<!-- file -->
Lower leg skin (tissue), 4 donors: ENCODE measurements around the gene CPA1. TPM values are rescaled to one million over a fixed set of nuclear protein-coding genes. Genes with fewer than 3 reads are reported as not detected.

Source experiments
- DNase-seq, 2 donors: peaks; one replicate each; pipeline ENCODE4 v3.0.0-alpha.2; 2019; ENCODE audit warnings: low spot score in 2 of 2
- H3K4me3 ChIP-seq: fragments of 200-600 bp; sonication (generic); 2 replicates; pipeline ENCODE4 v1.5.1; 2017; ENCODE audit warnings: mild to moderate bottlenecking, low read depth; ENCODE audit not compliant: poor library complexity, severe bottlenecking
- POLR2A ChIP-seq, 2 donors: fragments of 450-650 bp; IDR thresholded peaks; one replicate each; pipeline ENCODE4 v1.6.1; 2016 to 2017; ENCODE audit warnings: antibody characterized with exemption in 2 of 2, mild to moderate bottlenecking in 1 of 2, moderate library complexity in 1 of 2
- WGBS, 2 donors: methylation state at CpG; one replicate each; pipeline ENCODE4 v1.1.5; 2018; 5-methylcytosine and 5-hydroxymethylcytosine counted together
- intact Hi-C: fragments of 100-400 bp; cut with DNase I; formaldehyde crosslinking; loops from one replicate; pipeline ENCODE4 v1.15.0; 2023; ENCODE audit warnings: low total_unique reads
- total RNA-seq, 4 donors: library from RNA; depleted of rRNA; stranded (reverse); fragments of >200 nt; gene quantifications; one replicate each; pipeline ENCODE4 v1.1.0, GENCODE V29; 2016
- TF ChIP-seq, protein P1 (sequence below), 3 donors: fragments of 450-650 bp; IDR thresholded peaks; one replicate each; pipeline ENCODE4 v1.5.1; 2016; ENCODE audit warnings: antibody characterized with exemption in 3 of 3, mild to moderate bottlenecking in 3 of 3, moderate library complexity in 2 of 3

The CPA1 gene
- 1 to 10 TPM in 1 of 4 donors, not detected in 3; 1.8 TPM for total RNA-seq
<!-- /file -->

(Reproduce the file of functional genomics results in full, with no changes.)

Lower leg skin (tissue), 4 donors: ENCODE measurements around the gene CPA1. TPM values are rescaled to one million over a fixed set of nuclear protein-coding genes. Genes with fewer than 3 reads are reported as not detected.

Source experiments
- DNase-seq, 2 donors: peaks; one replicate each; pipeline ENCODE4 v3.0.0-alpha.2; 2019; ENCODE audit warnings: low spot score in 2 of 2
- H3K4me3 ChIP-seq: fragments of 200-600 bp; sonication (generic); 2 replicates; pipeline ENCODE4 v1.5.1; 2017; ENCODE audit warnings: mild to moderate bottlenecking, low read depth; ENCODE audit not compliant: poor library complexity, severe bottlenecking
- POLR2A ChIP-seq, 2 donors: fragments of 450-650 bp; IDR thresholded peaks; one replicate each; pipeline ENCODE4 v1.6.1; 2016 to 2017; ENCODE audit warnings: antibody characterized with exemption in 2 of 2, mild to moderate bottlenecking in 1 of 2, moderate library complexity in 1 of 2
- WGBS, 2 donors: methylation state at CpG; one replicate each; pipeline ENCODE4 v1.1.5; 2018; 5-methylcytosine and 5-hydroxymethylcytosine counted together
- intact Hi-C: fragments of 100-400 bp; cut with DNase I; formaldehyde crosslinking; loops from one replicate; pipeline ENCODE4 v1.15.0; 2023; ENCODE audit warnings: low total_unique reads
- total RNA-seq, 4 donors: library from RNA; depleted of rRNA; stranded (reverse); fragments of >200 nt; gene quantifications; one replicate each; pipeline ENCODE4 v1.1.0, GENCODE V29; 2016
- TF ChIP-seq, protein P1 (sequence below), 3 donors: fragments of 450-650 bp; IDR thresholded peaks; one replicate each; pipeline ENCODE4 v1.5.1; 2016; ENCODE audit warnings: antibody characterized with exemption in 3 of 3, mild to moderate bottlenecking in 3 of 3, moderate library complexity in 2 of 3

The CPA1 gene
- 1 to 10 TPM in 1 of 4 donors, not detected in 3; 1.8 TPM for total RNA-seq